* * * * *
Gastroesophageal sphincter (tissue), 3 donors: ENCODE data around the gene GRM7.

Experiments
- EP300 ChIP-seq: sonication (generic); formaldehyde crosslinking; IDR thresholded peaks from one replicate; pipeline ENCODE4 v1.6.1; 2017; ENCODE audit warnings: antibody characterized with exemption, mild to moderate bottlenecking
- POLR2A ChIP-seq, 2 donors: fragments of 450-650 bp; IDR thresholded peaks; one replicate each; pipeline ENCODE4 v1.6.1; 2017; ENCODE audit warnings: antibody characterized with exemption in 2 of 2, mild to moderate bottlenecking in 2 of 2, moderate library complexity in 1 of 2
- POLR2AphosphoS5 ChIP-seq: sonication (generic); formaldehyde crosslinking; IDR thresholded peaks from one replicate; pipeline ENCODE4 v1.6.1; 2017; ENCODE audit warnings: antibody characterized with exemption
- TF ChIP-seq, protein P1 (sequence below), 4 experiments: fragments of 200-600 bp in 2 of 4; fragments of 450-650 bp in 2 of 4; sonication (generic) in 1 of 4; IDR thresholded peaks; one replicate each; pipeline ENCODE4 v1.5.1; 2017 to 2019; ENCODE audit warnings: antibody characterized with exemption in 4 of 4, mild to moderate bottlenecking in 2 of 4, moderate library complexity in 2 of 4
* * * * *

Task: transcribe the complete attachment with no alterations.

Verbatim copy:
Gastroesophageal sphincter (tissue), 3 donors: ENCODE data around the gene GRM7.

Experiments
- EP300 ChIP-seq: sonication (generic); formaldehyde crosslinking; IDR thresholded peaks from one replicate; pipeline ENCODE4 v1.6.1; 2017; ENCODE audit warnings: antibody characterized with exemption, mild to moderate bottlenecking
- POLR2A ChIP-seq, 2 donors: fragments of 450-650 bp; IDR thresholded peaks; one replicate each; pipeline ENCODE4 v1.6.1; 2017; ENCODE audit warnings: antibody characterized with exemption in 2 of 2, mild to moderate bottlenecking in 2 of 2, moderate library complexity in 1 of 2
- POLR2AphosphoS5 ChIP-seq: sonication (generic); formaldehyde crosslinking; IDR thresholded peaks from one replicate; pipeline ENCODE4 v1.6.1; 2017; ENCODE audit warnings: antibody characterized with exemption
- TF ChIP-seq, protein P1 (sequence below), 4 experiments: fragments of 200-600 bp in 2 of 4; fragments of 450-650 bp in 2 of 4; sonication (generic) in 1 of 4; IDR thresholded peaks; one replicate each; pipeline ENCODE4 v1.5.1; 2017 to 2019; ENCODE audit warnings: antibody characterized with exemption in 4 of 4, mild to moderate bottlenecking in 2 of 4, moderate library complexity in 2 of 4